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Thomas said...

The more and louder you deny something, the more people want to know what you are trying to hide. You are probably right on why he doesn't want a referendum or more open debate, but at a certain point, people will wonder why he is so against the idea. Who cares that some oversight functions may be duplicated, if they would be duplicated? Who cares if a referendum is held while the issue is supported by the public? The question arises: Ma Ying-jeou, if you truly are right, what are you afraid of?

I just wish that the TT had published more of the survey questions. This one is a doozy, but the article you referenced would have been stronger with more examples, although I find its conclusion highly likely. It is a mite suspicious that a poll conducted at the request of the MAC (although not by the MAC) is the only poll that shows an overwhelming majority of votes in favour of the ECFA.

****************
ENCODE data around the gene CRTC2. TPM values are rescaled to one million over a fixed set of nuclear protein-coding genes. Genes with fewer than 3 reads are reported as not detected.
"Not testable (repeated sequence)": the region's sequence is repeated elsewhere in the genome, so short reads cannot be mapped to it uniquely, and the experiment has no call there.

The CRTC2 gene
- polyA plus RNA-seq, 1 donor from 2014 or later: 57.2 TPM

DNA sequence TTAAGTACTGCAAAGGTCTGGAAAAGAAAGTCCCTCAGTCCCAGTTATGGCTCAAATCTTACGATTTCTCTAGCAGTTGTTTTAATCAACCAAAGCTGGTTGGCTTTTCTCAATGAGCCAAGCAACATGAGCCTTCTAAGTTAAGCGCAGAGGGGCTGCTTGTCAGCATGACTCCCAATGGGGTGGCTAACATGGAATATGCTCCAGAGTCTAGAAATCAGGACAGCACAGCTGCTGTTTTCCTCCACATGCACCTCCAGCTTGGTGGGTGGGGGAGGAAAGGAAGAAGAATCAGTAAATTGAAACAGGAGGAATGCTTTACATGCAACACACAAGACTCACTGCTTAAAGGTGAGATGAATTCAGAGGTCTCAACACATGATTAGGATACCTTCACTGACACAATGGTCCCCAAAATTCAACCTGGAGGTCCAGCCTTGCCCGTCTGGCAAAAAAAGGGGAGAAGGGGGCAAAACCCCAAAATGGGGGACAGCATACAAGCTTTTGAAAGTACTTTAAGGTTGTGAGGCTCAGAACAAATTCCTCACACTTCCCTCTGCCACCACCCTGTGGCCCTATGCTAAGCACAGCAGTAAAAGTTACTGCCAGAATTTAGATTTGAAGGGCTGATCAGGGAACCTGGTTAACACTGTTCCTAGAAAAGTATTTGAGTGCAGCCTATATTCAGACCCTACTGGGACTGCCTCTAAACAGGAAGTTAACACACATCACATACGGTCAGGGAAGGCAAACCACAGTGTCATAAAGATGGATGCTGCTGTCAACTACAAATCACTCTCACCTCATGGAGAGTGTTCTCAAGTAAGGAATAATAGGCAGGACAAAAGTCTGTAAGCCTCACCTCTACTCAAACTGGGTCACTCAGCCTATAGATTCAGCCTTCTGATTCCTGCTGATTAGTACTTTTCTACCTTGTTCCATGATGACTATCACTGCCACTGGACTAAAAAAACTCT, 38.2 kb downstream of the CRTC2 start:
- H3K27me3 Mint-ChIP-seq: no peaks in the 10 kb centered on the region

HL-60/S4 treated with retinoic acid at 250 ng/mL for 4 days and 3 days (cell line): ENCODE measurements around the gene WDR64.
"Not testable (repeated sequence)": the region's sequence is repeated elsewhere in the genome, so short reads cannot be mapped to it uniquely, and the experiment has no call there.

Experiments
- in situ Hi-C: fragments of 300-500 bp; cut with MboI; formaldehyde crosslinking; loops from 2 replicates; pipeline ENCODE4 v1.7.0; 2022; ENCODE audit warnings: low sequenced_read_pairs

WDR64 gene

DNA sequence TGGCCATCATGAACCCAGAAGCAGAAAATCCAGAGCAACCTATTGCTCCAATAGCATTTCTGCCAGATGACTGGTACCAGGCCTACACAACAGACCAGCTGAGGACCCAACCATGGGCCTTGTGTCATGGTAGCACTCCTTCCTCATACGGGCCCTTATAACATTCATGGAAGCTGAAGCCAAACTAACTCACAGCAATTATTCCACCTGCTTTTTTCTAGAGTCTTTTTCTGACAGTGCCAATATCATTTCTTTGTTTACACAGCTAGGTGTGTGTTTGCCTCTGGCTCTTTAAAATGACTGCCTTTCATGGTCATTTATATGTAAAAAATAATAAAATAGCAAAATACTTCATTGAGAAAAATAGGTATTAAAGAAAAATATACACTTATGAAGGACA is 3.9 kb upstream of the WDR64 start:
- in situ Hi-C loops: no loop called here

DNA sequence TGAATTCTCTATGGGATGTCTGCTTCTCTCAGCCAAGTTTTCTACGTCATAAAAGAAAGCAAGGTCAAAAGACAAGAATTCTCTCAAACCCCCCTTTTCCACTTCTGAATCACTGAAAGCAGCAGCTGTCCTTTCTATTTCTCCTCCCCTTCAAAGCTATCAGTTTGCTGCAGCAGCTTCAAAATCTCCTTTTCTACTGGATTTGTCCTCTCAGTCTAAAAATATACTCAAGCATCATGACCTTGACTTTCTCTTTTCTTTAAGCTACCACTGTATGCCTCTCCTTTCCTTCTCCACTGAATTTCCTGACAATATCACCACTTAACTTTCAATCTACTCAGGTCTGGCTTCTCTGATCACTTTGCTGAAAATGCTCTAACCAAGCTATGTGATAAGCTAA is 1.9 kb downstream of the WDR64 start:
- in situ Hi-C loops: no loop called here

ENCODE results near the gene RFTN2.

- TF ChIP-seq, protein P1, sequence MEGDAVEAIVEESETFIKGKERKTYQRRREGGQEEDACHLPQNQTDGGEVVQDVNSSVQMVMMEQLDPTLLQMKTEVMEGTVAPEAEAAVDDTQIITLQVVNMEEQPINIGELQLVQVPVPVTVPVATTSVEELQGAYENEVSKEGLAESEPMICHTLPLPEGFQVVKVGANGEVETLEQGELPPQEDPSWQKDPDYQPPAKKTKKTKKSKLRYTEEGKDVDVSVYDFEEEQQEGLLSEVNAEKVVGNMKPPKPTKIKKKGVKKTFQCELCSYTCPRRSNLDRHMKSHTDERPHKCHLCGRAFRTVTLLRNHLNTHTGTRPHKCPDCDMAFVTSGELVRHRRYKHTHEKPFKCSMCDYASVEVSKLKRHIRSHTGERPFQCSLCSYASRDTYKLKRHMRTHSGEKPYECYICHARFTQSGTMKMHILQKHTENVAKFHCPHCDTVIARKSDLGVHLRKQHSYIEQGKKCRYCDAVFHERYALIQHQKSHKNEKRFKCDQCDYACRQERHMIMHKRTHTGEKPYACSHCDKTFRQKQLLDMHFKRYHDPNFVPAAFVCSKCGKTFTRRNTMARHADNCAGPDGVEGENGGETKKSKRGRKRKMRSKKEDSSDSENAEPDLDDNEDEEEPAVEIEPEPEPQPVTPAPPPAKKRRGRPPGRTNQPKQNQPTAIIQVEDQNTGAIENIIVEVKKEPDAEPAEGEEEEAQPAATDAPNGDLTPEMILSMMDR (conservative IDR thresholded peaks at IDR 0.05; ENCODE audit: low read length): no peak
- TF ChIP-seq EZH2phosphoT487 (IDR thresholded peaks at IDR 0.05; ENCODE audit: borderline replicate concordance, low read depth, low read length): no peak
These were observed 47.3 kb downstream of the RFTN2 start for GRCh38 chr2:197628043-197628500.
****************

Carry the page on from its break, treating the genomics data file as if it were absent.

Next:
Anonymous said...

My question is... is the DPP's message able to get out to the public?

Are the news channels giving the criticism equal and unbiased coverage or do citizens have to tune into the green channel to get it?

Tim Maddog said...

Michael, you noted:
- - -
Jackie Chan booted as Deafolympics host -- hiliariously says remarks meant only Taiwan's entertainment industry.- - -

That was after I heard him trying to cover his asinine mistake by saying he was referring to "politics." Here's an online report containing the quote:
- - -

Maddog translation:Reporters followed up, "What is it about Taiwan that's 'too free,' 'too chaotic'?" Jackie Chan replied, "Politics, I meant politics."
- - -

Lackey Chan, 奴才!

Tim Maddog

iroiro said...

I was so surprised with this poll of 70% for EFCA. I thought that the people were Ko because of crisis.
Surprising also: the visit of ARATS, and almost no demonstration in Taiwan, compared with the past, this sounded strange to me. I think that ARATS just came to test the taiwan people, to see if they just can sign this famous EFCA the week after.
And still (almost) nobody in TW to know what they will exactly discuss. Not talking about the publication of the results after!